- Downtown Newark
Downtown is the site of the original Puritan settlement of Newark. The first settlers, led by Robert Treat, landed not far from the present site of the New Jersey Performing Arts Center. The intersection of Broad and Market Streets, known as Four Corners was once considered the busiest intersection in the nation, and is the heart of traditional downtown.
Most of Newark's office buildings are located in this area. In the post-World War II era, downtown seemed to be moving north during the New Newark architectural period, in the direction of Washington Park. Since the 1967 riots, it has been shifting slightly east in the direction of Newark Penn Station, the Gateway Center and the Passaic River.
Downtown Newark is the home to Newark's major cultural venues - the New Jersey Performing Arts Center (NJPAC), the 3,000-seat Newark Symphony Hall, Prudential Center, the Newark Museum, Military Park, the Playland Arcade and the New Jersey Historical Society. Downtown is also home to Seton Hall University School of Law and Aljira, an emerging artist's gallery. It is also home to Government Center, an area of municipal and federal government offices. It was once home to a Chinatown neighborhood centered around Mulberry Arcade, which was off of Mulberry Street, near Lafayette and Green Streets. Many of downtown's cultural and historical sites are linked by the unmarked Lenape Trail, which also leads to Branch Brook Park, the Watchung Mountains and the Passaic Meadows on this yellow-blazed trail.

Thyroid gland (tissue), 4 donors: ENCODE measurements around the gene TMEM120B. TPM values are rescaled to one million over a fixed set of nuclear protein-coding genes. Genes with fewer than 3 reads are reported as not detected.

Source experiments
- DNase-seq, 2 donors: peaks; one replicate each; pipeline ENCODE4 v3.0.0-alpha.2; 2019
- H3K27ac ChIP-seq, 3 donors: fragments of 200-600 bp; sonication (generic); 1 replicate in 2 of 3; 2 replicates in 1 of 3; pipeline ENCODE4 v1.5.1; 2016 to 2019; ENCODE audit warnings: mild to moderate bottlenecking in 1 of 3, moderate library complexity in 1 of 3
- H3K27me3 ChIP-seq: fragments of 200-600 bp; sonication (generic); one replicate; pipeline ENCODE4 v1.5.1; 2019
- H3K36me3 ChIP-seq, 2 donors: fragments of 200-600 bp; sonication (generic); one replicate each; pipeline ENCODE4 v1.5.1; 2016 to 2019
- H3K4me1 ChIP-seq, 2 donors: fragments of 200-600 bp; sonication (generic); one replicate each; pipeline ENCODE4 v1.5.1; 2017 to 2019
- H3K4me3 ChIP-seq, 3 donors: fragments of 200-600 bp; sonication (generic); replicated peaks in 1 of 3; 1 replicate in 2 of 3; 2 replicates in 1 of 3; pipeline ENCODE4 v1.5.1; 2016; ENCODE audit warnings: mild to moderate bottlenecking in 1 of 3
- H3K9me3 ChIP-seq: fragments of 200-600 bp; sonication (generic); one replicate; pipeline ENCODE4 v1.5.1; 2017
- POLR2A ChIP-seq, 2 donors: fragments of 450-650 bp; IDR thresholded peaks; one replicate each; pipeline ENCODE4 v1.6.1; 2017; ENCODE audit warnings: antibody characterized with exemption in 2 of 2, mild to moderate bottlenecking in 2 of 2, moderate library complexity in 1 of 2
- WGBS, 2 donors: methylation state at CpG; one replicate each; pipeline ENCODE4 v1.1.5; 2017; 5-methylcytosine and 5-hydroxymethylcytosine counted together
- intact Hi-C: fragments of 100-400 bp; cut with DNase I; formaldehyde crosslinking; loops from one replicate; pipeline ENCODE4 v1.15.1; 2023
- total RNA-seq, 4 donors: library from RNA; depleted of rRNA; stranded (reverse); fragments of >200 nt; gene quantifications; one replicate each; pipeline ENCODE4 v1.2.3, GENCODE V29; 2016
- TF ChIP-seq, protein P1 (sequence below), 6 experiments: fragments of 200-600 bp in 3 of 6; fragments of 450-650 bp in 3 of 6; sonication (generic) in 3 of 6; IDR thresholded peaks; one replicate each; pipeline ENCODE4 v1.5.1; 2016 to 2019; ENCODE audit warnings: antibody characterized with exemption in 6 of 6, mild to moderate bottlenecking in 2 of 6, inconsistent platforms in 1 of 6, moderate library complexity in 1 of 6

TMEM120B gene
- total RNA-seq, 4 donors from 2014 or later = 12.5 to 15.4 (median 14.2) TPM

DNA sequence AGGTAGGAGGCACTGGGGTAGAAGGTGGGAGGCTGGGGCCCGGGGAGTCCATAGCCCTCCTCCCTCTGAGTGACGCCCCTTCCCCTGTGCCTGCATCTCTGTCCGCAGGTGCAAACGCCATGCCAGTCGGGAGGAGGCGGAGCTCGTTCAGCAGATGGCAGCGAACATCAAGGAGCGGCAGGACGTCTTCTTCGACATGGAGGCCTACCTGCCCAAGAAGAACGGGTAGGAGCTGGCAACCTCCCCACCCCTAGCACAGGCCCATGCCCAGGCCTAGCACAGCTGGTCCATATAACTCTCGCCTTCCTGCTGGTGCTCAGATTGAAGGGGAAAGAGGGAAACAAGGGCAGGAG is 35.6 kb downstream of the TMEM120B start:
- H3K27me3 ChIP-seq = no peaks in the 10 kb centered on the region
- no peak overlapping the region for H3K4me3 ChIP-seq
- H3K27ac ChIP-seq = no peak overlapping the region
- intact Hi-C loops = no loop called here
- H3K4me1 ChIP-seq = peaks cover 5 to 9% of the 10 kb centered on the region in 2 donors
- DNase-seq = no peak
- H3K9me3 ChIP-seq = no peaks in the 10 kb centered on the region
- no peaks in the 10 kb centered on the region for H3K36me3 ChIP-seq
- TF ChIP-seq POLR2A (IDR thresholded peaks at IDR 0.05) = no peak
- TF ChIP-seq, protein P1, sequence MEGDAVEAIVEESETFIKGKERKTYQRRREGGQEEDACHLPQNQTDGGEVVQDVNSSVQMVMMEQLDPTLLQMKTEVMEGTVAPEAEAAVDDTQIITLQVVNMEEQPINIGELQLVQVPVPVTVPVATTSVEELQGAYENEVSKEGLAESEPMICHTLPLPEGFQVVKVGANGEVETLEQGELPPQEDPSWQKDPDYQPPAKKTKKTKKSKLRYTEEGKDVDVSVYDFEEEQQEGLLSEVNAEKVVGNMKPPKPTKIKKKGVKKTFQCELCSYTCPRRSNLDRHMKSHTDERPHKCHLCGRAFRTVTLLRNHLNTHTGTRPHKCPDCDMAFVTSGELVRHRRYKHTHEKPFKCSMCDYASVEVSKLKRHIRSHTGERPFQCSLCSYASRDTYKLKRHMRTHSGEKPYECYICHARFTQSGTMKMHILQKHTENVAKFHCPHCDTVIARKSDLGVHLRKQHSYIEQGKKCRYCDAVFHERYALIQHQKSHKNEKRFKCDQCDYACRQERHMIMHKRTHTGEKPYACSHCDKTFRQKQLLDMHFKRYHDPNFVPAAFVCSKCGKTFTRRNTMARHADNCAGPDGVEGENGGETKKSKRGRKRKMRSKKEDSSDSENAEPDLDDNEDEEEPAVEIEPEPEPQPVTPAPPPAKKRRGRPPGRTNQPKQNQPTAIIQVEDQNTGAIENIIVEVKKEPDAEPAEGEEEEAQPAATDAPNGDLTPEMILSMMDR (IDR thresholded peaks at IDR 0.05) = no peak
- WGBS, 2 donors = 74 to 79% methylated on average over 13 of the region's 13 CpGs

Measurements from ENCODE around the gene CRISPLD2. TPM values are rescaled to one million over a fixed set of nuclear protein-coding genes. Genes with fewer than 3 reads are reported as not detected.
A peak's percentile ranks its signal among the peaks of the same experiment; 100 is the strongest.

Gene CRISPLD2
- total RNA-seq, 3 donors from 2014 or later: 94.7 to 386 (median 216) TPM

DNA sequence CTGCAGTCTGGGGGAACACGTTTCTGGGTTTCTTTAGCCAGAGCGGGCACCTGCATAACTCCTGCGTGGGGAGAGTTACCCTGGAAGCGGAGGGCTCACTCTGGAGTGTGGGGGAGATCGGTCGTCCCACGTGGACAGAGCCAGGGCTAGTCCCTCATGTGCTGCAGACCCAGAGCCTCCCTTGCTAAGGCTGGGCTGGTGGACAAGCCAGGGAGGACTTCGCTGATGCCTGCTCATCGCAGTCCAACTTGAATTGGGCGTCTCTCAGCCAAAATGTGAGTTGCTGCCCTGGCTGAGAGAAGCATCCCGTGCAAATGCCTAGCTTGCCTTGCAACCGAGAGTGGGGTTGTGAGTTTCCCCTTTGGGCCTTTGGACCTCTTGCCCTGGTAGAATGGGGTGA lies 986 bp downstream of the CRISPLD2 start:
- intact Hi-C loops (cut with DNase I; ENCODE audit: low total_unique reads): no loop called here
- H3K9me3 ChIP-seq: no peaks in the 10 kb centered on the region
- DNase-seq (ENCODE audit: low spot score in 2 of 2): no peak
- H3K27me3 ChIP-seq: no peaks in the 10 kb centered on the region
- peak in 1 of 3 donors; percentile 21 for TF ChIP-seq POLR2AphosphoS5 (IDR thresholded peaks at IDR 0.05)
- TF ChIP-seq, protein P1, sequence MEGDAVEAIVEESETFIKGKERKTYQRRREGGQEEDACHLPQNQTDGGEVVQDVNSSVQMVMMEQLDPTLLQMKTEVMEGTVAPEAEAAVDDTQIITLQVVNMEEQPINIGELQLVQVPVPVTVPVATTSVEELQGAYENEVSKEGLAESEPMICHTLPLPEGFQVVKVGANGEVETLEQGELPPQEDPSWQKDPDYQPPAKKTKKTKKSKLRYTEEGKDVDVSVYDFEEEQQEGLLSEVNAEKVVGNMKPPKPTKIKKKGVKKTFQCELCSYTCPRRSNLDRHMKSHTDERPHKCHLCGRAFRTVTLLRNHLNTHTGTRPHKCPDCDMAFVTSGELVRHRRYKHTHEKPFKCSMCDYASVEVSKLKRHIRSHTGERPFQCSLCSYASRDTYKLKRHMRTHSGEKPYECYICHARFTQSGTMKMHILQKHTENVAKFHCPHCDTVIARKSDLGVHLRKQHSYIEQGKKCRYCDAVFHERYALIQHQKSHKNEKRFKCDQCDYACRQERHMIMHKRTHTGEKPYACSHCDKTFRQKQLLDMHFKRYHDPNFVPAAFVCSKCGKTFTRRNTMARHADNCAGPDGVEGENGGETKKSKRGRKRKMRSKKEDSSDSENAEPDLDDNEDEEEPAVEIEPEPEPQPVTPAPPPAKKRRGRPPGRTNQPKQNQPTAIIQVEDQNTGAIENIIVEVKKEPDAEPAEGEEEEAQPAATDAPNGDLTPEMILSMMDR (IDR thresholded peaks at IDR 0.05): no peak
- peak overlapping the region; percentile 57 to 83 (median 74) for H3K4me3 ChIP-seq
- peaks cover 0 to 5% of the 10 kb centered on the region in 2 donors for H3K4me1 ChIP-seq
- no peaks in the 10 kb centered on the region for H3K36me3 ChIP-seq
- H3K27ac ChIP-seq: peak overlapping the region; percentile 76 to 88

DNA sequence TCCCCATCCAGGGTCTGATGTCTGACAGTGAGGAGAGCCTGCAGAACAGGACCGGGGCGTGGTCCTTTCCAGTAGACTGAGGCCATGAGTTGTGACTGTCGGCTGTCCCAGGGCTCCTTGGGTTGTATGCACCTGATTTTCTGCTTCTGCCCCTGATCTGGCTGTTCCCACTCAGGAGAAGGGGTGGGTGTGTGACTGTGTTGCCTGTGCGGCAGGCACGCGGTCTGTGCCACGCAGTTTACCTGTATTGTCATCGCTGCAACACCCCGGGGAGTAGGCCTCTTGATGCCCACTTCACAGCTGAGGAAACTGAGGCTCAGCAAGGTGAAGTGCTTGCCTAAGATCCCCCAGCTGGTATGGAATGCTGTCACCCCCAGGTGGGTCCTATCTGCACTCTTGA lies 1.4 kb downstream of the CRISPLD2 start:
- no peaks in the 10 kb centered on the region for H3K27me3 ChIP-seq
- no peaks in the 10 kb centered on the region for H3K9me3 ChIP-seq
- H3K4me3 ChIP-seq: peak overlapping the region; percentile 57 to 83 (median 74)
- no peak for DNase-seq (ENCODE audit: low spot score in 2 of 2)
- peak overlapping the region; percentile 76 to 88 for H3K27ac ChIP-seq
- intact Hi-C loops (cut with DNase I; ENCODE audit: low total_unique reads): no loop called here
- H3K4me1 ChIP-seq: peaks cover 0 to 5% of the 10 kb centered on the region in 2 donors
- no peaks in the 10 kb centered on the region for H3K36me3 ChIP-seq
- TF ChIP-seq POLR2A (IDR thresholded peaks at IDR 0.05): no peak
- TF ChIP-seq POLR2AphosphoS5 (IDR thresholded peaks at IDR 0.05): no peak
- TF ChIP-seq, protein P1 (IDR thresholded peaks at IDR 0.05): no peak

The $375 million Prudential Center, home to the New Jersey Devils, opened on October 25, 2007, with the first of ten concerts by Bon Jovi. The arena is the New York metropolitan area's first all-new professional sports venue in over two decades.
Though it has a number of buildings of great architectural significance, downtown Newark has very few housing units and its storefronts are typically not well maintained. The buildings range from four to 35 stories tall presenting indiscriminate architecture. Many storefronts have enormous awnings.
Much of the city's retail and commercial developments are centered around Broad Street (the city's widest north/south boulevard, which once carried streetcars headed for Elizabeth and points south) and Market Street. The intersection of the two streets, known as Four Corners is widely considered to be one of the busiest in the state and at one time was considered the busiest in the country.
Both Broad Street and Market Street are a bustle of activity crowded with numerous shops. Broad Street has many street vendors as well. At night however the streets are vacant and shops are closed. The City of Newark is publicly committed to turning downtown into a "24-hour city," but many developers have been afraid to take a risk on Newark.